Jul 14, 2010

The Asia Trip: Vending Machines in Japan

Let me start out by saying that drink vending machines are everywhere in Japan. I was told that even in the middle of nowhere, on a scenic hill, you'd still be able to find a vending machine or two. It's less a vending machine on every corner, and more like a vending machine on every corner, street, store, train station... well, you get the idea.

A nice feature in the Asian countries I visited was that there was no price gouging at airports or in heavy tourist areas. It's nice to find that you're not paying like double the normal price when you find yourself hungry and stuck at the airport. Of course, things generally being a little pricier in Japan, the prices on the drink vending machines ranged from about 100 to 150 yen (roughly between $1.10 and $1.75).
There's a bit more variety than just your common soda machine. For one, there's hot and cold drinks; the red labels are for hot and the blue for cold. Besides paying with cash, you can pay with a Pasmo card, which is a prepaid debit card that you can use for train tickets, vending machines, and at selected vendors.

Japan is, by-and-large, a cash transaction society, so if you're thinking of making the trip be sure to pull out a lot of yen, because Visa and Mastercard aren't really accepted anywhere.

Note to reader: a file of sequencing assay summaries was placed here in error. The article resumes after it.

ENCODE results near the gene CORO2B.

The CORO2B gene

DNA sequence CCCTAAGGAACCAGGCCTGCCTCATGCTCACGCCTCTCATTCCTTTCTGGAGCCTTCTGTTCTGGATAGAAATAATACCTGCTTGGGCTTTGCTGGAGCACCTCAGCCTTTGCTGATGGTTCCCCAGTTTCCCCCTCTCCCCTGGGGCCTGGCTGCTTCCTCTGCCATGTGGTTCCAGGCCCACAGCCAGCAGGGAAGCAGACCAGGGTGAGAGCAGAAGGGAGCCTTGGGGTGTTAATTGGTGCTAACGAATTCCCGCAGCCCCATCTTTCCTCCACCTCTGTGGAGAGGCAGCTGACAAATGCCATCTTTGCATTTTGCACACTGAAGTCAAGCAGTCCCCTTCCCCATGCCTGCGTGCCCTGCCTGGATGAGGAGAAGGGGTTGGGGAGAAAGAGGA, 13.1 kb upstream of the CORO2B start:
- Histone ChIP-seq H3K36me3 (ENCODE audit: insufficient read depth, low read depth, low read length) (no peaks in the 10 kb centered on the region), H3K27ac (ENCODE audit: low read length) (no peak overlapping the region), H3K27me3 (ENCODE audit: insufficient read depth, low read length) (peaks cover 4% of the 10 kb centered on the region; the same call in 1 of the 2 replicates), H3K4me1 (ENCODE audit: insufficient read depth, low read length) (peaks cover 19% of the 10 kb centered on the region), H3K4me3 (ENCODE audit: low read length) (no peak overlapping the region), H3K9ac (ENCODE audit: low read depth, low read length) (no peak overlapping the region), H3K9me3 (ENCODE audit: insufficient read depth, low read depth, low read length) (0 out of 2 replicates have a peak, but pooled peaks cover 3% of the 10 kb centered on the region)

Most vending machines have a selection of coffees, teas, soft drinks, sports drinks, and maybe a fruit juice or two. A few also have soup though, like the one pictured about. I think's it's a corn chowder in a can. I also saw a red bean dessert in a couple of vending machines. I didn't try either though.
Most vending machines vend cans and bottles, but this particular vending machine, found at a temple (like I said, they are everywhere), only served cups and was maybe 10 yen or so less for it.
I got this can while walking the streets near Shibuya, it's a super hero drink! ...I think... like Ultraman or something. It was on sale for 100 yen. The thing is people don't really walk around and eat or drink in Japan; the vending machines have recycling receptacles for cans and bottles but there aren't really trash can about (Trust me, I went to a mall and couldn't find a single trash can... even in the bathroom! They only had hand dryers). I basically ended up carrying the can around and drinking it back at the house where I was staying.

1 comment:

  1. In Japan, many small restaurants make you buy food tickets by vending machine so they don't need a cashier


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